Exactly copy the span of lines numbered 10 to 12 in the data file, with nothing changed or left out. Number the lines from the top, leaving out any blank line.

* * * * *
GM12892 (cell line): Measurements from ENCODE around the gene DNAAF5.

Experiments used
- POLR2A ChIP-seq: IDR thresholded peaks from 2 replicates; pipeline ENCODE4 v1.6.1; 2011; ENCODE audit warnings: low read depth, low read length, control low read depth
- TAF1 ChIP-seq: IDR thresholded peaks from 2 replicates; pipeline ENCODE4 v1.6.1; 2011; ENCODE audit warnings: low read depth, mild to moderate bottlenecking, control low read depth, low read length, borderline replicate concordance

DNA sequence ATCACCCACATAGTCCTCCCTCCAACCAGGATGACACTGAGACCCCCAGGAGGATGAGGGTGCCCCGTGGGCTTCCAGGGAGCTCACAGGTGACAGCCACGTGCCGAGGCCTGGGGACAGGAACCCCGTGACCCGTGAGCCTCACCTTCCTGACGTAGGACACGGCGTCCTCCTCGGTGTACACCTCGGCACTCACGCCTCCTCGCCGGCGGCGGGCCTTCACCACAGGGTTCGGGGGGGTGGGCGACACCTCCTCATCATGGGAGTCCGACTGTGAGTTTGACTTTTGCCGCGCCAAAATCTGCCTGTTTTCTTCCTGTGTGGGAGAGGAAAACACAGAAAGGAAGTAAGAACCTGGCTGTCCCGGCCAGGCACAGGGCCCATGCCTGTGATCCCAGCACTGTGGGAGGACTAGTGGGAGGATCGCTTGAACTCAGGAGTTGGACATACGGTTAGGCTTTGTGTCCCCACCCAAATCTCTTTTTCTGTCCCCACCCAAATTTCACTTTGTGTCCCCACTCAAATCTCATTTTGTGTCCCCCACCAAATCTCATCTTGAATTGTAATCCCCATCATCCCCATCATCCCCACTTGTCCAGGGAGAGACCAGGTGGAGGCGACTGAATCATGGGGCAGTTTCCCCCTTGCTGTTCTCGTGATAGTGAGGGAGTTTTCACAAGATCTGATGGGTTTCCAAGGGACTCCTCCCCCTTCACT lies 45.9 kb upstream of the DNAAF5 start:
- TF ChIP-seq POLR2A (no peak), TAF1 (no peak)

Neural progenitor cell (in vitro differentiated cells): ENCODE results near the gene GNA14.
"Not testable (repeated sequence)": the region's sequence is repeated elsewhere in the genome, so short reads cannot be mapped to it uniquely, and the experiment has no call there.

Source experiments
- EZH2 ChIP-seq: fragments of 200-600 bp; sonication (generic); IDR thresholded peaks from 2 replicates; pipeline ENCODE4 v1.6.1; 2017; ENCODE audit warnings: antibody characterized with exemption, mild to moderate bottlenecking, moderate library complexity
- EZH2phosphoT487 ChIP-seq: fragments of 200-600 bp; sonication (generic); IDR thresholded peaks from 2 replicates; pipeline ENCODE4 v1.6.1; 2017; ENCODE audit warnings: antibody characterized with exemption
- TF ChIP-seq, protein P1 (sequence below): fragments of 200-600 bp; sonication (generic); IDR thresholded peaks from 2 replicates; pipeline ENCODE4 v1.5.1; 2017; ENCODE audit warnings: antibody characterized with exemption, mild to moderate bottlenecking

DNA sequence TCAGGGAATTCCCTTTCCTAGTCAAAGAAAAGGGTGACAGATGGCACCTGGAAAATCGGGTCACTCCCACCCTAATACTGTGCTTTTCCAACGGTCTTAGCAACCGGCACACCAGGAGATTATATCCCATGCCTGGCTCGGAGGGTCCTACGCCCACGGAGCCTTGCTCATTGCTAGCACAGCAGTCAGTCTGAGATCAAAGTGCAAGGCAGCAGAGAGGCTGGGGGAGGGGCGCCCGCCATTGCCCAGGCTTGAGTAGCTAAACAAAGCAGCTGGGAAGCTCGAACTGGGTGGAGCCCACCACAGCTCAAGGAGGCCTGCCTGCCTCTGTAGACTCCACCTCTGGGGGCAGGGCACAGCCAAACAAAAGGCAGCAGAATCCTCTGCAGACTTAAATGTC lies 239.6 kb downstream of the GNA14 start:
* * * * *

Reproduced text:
- EZH2 ChIP-seq: fragments of 200-600 bp; sonication (generic); IDR thresholded peaks from 2 replicates; pipeline ENCODE4 v1.6.1; 2017; ENCODE audit warnings: antibody characterized with exemption, mild to moderate bottlenecking, moderate library complexity
- EZH2phosphoT487 ChIP-seq: fragments of 200-600 bp; sonication (generic); IDR thresholded peaks from 2 replicates; pipeline ENCODE4 v1.6.1; 2017; ENCODE audit warnings: antibody characterized with exemption
- TF ChIP-seq, protein P1 (sequence below): fragments of 200-600 bp; sonication (generic); IDR thresholded peaks from 2 replicates; pipeline ENCODE4 v1.5.1; 2017; ENCODE audit warnings: antibody characterized with exemption, mild to moderate bottlenecking